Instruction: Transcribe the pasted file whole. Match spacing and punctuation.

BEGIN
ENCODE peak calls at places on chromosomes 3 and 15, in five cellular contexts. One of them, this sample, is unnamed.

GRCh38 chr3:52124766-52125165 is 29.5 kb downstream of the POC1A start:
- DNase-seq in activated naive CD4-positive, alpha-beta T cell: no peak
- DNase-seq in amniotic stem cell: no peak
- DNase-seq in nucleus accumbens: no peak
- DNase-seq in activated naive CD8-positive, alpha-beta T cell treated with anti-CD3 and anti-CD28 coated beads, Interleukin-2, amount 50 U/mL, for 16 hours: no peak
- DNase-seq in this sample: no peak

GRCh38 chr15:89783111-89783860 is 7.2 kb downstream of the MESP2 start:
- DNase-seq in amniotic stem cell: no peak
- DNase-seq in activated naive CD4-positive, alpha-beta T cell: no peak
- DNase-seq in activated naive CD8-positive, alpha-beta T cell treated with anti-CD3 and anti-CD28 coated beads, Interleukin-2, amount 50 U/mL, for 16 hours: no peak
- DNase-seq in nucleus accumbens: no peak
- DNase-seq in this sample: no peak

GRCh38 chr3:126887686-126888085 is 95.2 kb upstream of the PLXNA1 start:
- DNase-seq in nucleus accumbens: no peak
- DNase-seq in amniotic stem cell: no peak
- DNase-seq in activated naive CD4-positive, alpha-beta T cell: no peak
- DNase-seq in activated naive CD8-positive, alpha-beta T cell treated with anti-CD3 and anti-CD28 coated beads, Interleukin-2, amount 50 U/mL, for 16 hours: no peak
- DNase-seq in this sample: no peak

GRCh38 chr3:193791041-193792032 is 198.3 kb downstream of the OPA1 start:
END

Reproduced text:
ENCODE peak calls at places on chromosomes 3 and 15, in five cellular contexts. One of them, this sample, is unnamed.

GRCh38 chr3:52124766-52125165 is 29.5 kb downstream of the POC1A start:
- DNase-seq in activated naive CD4-positive, alpha-beta T cell: no peak
- DNase-seq in amniotic stem cell: no peak
- DNase-seq in nucleus accumbens: no peak
- DNase-seq in activated naive CD8-positive, alpha-beta T cell treated with anti-CD3 and anti-CD28 coated beads, Interleukin-2, amount 50 U/mL, for 16 hours: no peak
- DNase-seq in this sample: no peak

GRCh38 chr15:89783111-89783860 is 7.2 kb downstream of the MESP2 start:
- DNase-seq in amniotic stem cell: no peak
- DNase-seq in activated naive CD4-positive, alpha-beta T cell: no peak
- DNase-seq in activated naive CD8-positive, alpha-beta T cell treated with anti-CD3 and anti-CD28 coated beads, Interleukin-2, amount 50 U/mL, for 16 hours: no peak
- DNase-seq in nucleus accumbens: no peak
- DNase-seq in this sample: no peak

GRCh38 chr3:126887686-126888085 is 95.2 kb upstream of the PLXNA1 start:
- DNase-seq in nucleus accumbens: no peak
- DNase-seq in amniotic stem cell: no peak
- DNase-seq in activated naive CD4-positive, alpha-beta T cell: no peak
- DNase-seq in activated naive CD8-positive, alpha-beta T cell treated with anti-CD3 and anti-CD28 coated beads, Interleukin-2, amount 50 U/mL, for 16 hours: no peak
- DNase-seq in this sample: no peak

GRCh38 chr3:193791041-193792032 is 198.3 kb downstream of the OPA1 start: